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Home GROWN

Directing transferable skills toward entrepreneurship

1/17/2018, 11 a.m.
Alina Lopez Thomas, founder and creative director of GROWN Women, knows that a productive working life can’t come to a ...
Alina Lopez Thomas, GROWN Women founder and creative director. Courtesy Grown Women/Sonya Fort

She is mostly a “solo-preneur” so far, functioning as a coach and consultant to clients, but has cultivated partnerships with two other women: Michaiah Lopez, who will work to help GROWN Women assist and mentor younger women, and Donya Zimmerman, with whom she started the Ultimate Biz Conference (UBC), a three-day event for aspiring entrepreneurs and small businesses. The first UBC is set to take place in White Plains, New York in April.

Perpetual student

This accidental entrepreneur embodies the spirit of lifelong learning, in and out of the classroom.

She trained and worked as a union carpenter before she worked for the state. She took business classes while working her way up the ladder in the Early Education and Care department and earned her business degree in 2012 at age 39.

When she lost her job and began thinking about going into business for herself, she took a 10-week business planning course at the Center for Women in Enterprise, followed by other classes, including social media.

Recently, in the interest of being better-equipped to advise people starting home health businesses, she completed her home health aide certification and certified nursing assistant training.

And now, she is pursuing television production training at Boston Neighborhood Network (BNN). Her sights are set on both TV and radio production, in addition to the GROWN Living podcast she recently created.

“I’m getting very excited about broadcasting,” she says. “This is new for me.”

What’s next?

Looking ahead, Lopez Thomas envisions GROWN Women adopting a membership model to help monetize the networking part of the business, and offering a broader set of services, including linking clients to website development and other business startup help.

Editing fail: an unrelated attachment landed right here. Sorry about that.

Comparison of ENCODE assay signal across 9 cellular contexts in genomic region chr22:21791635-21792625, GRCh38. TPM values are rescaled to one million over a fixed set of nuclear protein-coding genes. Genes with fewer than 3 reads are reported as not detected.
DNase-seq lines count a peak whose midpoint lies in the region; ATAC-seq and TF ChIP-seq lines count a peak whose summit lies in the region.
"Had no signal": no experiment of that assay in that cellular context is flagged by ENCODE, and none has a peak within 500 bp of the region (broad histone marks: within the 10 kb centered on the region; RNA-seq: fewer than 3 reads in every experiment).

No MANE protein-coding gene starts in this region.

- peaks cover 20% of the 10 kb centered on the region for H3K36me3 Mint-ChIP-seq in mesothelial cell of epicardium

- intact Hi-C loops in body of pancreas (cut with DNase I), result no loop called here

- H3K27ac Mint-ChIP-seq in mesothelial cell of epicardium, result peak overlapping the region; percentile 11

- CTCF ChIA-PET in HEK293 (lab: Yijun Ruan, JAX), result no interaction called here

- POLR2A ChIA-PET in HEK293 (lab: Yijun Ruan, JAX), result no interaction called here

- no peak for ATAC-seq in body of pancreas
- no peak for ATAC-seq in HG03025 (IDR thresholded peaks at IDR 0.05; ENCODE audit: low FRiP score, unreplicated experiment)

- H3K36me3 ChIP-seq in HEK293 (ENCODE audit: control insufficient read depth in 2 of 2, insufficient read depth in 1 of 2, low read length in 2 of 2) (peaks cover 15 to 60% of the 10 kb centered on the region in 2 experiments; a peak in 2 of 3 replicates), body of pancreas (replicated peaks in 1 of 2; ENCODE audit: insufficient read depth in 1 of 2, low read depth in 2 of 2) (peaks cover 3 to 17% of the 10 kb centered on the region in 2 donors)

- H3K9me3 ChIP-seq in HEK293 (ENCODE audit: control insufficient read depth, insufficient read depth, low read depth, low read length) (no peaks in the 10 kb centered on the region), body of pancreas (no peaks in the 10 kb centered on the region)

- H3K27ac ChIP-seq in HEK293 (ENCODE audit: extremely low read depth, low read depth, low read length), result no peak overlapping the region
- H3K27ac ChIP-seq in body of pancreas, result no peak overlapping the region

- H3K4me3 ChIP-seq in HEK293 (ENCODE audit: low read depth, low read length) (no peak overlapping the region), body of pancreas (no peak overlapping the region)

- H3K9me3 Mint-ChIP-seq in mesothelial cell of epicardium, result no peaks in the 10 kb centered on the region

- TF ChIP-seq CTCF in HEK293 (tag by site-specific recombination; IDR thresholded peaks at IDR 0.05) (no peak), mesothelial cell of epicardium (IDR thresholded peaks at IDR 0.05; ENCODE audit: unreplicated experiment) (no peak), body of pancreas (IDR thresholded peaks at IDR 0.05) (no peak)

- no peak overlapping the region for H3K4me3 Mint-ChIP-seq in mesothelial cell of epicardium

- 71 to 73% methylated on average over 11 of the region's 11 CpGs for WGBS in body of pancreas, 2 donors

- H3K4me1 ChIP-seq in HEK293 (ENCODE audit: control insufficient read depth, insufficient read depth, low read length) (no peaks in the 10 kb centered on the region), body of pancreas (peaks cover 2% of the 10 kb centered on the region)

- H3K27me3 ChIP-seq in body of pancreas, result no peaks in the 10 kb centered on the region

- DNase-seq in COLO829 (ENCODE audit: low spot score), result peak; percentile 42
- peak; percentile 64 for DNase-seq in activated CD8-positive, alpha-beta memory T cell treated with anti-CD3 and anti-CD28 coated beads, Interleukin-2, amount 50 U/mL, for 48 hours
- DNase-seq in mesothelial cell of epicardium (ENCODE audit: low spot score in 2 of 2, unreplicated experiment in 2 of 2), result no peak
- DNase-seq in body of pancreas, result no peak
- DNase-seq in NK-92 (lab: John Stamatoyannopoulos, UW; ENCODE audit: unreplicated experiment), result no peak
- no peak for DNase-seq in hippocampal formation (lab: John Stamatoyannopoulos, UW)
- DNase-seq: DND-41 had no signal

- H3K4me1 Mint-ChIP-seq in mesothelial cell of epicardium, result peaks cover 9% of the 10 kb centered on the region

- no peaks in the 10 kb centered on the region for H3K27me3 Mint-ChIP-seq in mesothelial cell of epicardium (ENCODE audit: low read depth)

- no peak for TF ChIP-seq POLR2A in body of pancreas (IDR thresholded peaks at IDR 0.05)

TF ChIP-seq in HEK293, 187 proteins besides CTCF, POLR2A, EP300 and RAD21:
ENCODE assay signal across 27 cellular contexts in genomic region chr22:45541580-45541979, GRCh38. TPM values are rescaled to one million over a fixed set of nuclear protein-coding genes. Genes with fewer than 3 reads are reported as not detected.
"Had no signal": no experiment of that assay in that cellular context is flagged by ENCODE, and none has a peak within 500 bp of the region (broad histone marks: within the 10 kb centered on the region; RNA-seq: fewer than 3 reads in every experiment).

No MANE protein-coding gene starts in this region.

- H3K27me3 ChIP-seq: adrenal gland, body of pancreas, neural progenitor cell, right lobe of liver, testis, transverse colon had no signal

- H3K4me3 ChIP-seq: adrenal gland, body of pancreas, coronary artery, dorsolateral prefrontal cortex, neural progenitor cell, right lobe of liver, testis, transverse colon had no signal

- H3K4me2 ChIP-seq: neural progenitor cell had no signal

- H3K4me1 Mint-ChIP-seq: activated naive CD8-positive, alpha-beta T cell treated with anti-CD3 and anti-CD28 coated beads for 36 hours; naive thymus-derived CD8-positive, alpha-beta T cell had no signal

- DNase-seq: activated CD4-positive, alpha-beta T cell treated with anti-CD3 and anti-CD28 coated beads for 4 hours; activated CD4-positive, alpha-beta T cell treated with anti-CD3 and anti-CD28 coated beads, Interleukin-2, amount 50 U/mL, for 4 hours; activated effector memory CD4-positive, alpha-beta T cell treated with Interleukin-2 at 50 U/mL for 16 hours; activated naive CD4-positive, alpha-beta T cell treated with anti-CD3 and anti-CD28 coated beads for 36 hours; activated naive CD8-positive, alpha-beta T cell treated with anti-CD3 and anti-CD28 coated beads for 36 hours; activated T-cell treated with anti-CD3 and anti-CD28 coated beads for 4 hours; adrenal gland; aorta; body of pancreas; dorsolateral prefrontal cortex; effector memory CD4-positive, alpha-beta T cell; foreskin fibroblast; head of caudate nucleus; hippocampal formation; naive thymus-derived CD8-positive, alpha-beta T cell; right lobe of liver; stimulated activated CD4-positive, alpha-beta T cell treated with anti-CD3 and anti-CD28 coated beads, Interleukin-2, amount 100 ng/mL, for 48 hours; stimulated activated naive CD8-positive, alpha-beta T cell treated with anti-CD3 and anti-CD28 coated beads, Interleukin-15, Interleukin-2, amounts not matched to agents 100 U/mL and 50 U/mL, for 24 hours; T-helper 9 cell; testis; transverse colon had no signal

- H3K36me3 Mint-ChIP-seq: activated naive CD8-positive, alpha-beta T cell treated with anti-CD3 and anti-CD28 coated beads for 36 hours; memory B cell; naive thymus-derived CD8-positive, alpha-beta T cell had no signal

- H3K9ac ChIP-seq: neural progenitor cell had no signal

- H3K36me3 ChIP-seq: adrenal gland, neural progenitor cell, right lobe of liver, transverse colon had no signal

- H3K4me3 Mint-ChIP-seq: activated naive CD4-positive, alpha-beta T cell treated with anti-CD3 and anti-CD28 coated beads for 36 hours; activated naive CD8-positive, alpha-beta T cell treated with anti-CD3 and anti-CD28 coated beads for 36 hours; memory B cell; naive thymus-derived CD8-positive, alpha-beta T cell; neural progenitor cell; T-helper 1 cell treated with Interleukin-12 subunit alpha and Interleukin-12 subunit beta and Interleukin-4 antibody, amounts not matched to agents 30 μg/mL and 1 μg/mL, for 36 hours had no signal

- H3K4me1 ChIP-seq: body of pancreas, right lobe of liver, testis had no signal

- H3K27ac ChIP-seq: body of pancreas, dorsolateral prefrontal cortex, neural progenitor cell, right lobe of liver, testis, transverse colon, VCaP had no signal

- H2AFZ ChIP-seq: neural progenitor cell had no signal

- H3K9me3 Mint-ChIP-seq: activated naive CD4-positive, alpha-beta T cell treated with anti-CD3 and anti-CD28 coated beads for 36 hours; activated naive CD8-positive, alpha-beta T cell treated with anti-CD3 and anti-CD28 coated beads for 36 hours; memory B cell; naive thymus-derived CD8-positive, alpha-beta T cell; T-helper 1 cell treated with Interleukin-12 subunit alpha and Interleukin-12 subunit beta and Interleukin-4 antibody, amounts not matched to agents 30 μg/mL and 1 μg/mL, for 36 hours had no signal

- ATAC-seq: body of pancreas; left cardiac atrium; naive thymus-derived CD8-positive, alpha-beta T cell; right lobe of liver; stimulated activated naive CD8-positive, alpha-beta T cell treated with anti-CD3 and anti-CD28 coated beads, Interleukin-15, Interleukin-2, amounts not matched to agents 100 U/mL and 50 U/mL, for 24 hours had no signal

With her deep expertise in early childcare licensing, staffing, regulations and business planning and her studies in home health care, she is tapping into a sector in which many tasks cannot be outsourced and business opportunities are bound to grow.

“It’s a life cycle — early education and care is the beginning, and home care for the elderly is the other end,” she says.

She also has another business in the works, an early education job board and consultant resource called the National Early Education Hub (NEEHUB).

Doors opening

Lopez Thomas admits she was traumatized when she lost her job, feeling a rug had been pulled out from under her. But now she can appreciate the change it sparked. Hearing her talk, it almost sounds as if the crisis pushed her to where she belonged all along.

“When that door shut, so many doors opened,” she says. “I have met so many other people in so many other niches. I’ve learned about entrepreneurship. In government, the policies are there for you. [But] when you have to create and design everything yourself, it’s a totally different mindset. So it’s been a challenge — but I would never have been at BNN, I would never have taken the course at CWE, I would never have met Donya and started UBC. And now I’m doing a host of different things. I love the innovation and creation I’m able to do now.”